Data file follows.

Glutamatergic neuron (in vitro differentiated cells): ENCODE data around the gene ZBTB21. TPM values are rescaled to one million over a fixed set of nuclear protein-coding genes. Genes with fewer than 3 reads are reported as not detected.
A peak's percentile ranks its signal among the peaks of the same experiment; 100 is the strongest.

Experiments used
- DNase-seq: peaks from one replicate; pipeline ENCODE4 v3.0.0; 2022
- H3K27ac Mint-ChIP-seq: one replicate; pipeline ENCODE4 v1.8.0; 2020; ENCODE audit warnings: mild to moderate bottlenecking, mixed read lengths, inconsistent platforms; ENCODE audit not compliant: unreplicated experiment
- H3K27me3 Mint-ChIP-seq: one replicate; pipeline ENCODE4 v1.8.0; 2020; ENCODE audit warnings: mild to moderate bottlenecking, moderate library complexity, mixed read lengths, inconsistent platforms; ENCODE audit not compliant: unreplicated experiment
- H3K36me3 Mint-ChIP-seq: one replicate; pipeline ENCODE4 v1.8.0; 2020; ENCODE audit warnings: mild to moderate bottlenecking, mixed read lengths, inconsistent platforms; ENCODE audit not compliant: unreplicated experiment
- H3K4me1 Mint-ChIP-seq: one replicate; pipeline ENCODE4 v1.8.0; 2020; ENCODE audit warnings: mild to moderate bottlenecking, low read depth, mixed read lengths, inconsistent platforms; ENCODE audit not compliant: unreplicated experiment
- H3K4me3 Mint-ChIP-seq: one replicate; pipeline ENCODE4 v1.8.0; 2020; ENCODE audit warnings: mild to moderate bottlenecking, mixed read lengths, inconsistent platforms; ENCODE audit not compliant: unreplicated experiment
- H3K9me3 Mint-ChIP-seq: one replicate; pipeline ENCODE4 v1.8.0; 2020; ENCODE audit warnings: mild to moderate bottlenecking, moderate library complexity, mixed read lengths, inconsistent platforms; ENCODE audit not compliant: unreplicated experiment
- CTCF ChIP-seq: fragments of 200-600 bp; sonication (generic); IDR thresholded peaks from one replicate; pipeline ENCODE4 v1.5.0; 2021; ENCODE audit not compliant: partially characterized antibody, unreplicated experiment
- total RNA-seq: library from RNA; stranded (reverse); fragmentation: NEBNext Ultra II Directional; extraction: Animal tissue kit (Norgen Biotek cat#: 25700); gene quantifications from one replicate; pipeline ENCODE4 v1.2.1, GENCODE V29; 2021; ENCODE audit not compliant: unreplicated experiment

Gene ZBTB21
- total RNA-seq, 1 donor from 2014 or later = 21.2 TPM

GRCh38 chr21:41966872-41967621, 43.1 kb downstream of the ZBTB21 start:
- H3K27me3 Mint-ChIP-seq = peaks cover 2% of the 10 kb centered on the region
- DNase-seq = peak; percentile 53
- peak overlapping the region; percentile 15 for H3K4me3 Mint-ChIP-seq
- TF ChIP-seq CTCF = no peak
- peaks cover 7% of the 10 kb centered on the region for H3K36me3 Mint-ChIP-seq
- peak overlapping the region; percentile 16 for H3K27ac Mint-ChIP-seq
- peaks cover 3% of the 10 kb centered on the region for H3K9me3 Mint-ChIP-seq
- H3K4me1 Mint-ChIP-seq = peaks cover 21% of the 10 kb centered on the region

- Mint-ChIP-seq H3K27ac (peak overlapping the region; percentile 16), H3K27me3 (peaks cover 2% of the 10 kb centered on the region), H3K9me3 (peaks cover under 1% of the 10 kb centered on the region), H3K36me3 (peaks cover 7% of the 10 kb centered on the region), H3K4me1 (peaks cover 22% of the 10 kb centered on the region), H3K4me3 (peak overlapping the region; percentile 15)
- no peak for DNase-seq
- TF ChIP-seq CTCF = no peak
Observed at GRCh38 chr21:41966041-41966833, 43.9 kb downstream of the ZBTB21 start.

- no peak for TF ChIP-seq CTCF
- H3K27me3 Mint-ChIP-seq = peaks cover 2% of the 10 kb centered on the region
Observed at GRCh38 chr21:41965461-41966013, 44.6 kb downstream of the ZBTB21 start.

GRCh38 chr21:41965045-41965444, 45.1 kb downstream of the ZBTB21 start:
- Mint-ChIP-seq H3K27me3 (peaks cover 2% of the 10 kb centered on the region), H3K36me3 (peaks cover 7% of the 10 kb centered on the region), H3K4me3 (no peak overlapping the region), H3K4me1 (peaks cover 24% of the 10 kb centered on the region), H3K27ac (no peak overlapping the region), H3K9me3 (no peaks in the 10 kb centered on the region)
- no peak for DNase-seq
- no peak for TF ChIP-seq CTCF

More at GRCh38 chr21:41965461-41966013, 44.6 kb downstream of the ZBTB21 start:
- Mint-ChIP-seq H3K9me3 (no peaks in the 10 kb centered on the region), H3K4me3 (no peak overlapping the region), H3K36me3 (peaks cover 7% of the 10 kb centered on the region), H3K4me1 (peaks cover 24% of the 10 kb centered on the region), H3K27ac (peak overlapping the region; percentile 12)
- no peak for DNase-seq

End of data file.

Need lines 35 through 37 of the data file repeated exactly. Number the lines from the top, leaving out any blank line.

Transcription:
More at GRCh38 chr21:41965461-41966013, 44.6 kb downstream of the ZBTB21 start:
- Mint-ChIP-seq H3K9me3 (no peaks in the 10 kb centered on the region), H3K4me3 (no peak overlapping the region), H3K36me3 (peaks cover 7% of the 10 kb centered on the region), H3K4me1 (peaks cover 24% of the 10 kb centered on the region), H3K27ac (peak overlapping the region; percentile 12)
- no peak for DNase-seq